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In Connecticut, Two Two Towns Reject NCLB
"To say Title I comes with strings attached is an understatement. It comes with ropes and anchors attached."
--Thomas W. Jefferson, Superintendent of Schools, Somer, CT
Although President Bush's school reform law offers money to help needy public schools meet tough new academic standards, at least two Connecticut towns have just said no.
Cheshire and Somers, along with a handful of schools in Vermont, are believed to be among the first places in the nation to turn down grants from the U.S. Department of Education's Title I program.
By rejecting the federal anti-poverty grants, the school systems not only avoid some regulations and paperwork, but also become exempt from possible future sanctions under the No Child Left Behind Act.
Although schools in Connecticut's lean economy are not accustomed to turning down money, Cheshire's decision not to take nearly $80,000 in Title I money and Somers' rejection of about $45,000 are rooted, in part, in skepticism about the federal education reforms.
Both Cheshire and Somers are relatively affluent towns but became eligible for Title I this year after census figures revealed pockets of poverty.
"All the bureaucratic nonsense associated with No Child Left Behind ... really doesn't fit a community like Cheshire," said David A. Cressy, the town's school superintendent. "It just, to me, didn't make sense."
In Somers, School Superintendent Thomas W. Jefferson said his town learned of its eligibility for the money long after the school budget had been finalized and decided not to add programs hastily.
"To say Title I comes with strings attached is an understatement," Jefferson said. "It comes with ropes and anchors attached."
The No Child Left Behind Act, signed by Bush last year, expands testing programs and imposes corrective sanctions on schools receiving Title I funds whose students fail to meet state standards in reading and mathematics. It also provides additional Title I money to schools educating low-income children.
The law's sanctions grow progressively more demanding each year a school fails to meet standards but apply only to schools that receive Title I money. Those that fail to make adequate progress two years in a row are required to allow students to transfer to other local schools. In later years, those schools can be required to pay for individual tutoring, replace teachers, change curriculum or even turn over control to state government.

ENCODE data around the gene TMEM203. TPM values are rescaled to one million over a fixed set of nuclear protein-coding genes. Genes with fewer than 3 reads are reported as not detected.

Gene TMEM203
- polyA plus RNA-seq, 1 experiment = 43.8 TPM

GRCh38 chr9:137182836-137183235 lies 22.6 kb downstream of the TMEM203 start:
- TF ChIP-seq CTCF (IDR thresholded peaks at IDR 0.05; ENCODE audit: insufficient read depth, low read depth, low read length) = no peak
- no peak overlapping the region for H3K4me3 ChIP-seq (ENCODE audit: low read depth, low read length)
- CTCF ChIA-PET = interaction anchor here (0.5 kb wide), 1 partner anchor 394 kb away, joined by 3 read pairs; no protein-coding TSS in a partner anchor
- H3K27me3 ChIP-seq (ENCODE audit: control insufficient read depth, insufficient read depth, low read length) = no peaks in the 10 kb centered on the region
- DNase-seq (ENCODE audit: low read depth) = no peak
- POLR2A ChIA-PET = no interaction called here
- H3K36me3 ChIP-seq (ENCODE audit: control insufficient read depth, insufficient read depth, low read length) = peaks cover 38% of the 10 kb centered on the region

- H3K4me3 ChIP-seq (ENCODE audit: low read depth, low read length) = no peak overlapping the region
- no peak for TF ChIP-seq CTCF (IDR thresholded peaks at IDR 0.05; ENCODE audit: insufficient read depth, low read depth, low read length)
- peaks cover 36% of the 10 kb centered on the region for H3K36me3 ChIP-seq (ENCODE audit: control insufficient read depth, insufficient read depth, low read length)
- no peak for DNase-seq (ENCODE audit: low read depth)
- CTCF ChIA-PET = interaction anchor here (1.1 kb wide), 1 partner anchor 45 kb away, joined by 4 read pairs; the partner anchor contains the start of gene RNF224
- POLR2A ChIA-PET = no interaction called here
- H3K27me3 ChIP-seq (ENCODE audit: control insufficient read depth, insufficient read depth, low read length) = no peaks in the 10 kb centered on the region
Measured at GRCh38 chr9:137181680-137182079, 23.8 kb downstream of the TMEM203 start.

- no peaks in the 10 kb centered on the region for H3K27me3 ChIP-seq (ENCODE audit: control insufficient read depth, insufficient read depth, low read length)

Soon after the No Child Left Behind Act took effect, officials in some states, including Vermont, weighed the possibility of rejecting their entire allotments of Title I money, but no state followed through on the idea.
In Vermont, however, a few local schools did forgo small grants. The first was Hazen Union School in Hardwick, which turned down about $10,000 to avoid penalties for failing to make enough improvement in reading and math scores.
"What we didn't want to do is have the penalty phase kick in any sooner than we need to. [The law] has a punitive overtone to it," said David Bickford, assistant superintendent for the Orleans Southwest Supervisory Union, which oversees Hazen Union.
A government spokesman said the U.S. Department of Education has no data on whether local schools or districts have taken similar action, but several education analysts said they believe few places in the nation have actually turned down the money.
"It's the first time I've seen schools do this. Normally you take every penny you can get," said Patty Sullivan of the Council of Chief State School Officers in Washington, D.C.
In Connecticut, schools that do not receive money under Title I still are subject to the testing and accountability provisions of No Child Left Behind, and could be required to take corrective action by the state. However, those schools would be exempt from the federal sanctions, according to the state Department of Education.
In addition, those schools would be able to avoid requirements such as sending No Child Left Behind reports to all parents, state officials said.
Title I provides extra reading and mathematics instruction to children in low-income schools and is the federal government's biggest aid program for elementary and secondary schools. About 85 percent of Connecticut's public school districts receive Title I money.
Neither Cheshire nor Somers had any schools this year on the state's list of schools that have not made adequate progress toward the No Child Left Behind standards, but the law is scheduled to make the standards progressively more difficult. Cressy said he is opposed to the law's use of sanctions, "as if punishing schools in this way is going to make them better."
At least one other Connecticut school system, Marlborough, also is considering whether to reject its small Title I grant. It became eligible this year for about $8,400.
"With amounts that small, the cost for administering it could exceed the amount of the grant," said Joseph Reardon, superintendent in Marlborough, which has just one elementary school.
Any funds rejected by local schools are returned to the state for redistribution to other Connecticut schools, state officials said.
Robert A. Frahm
Two Towns Reject Federal School Funds
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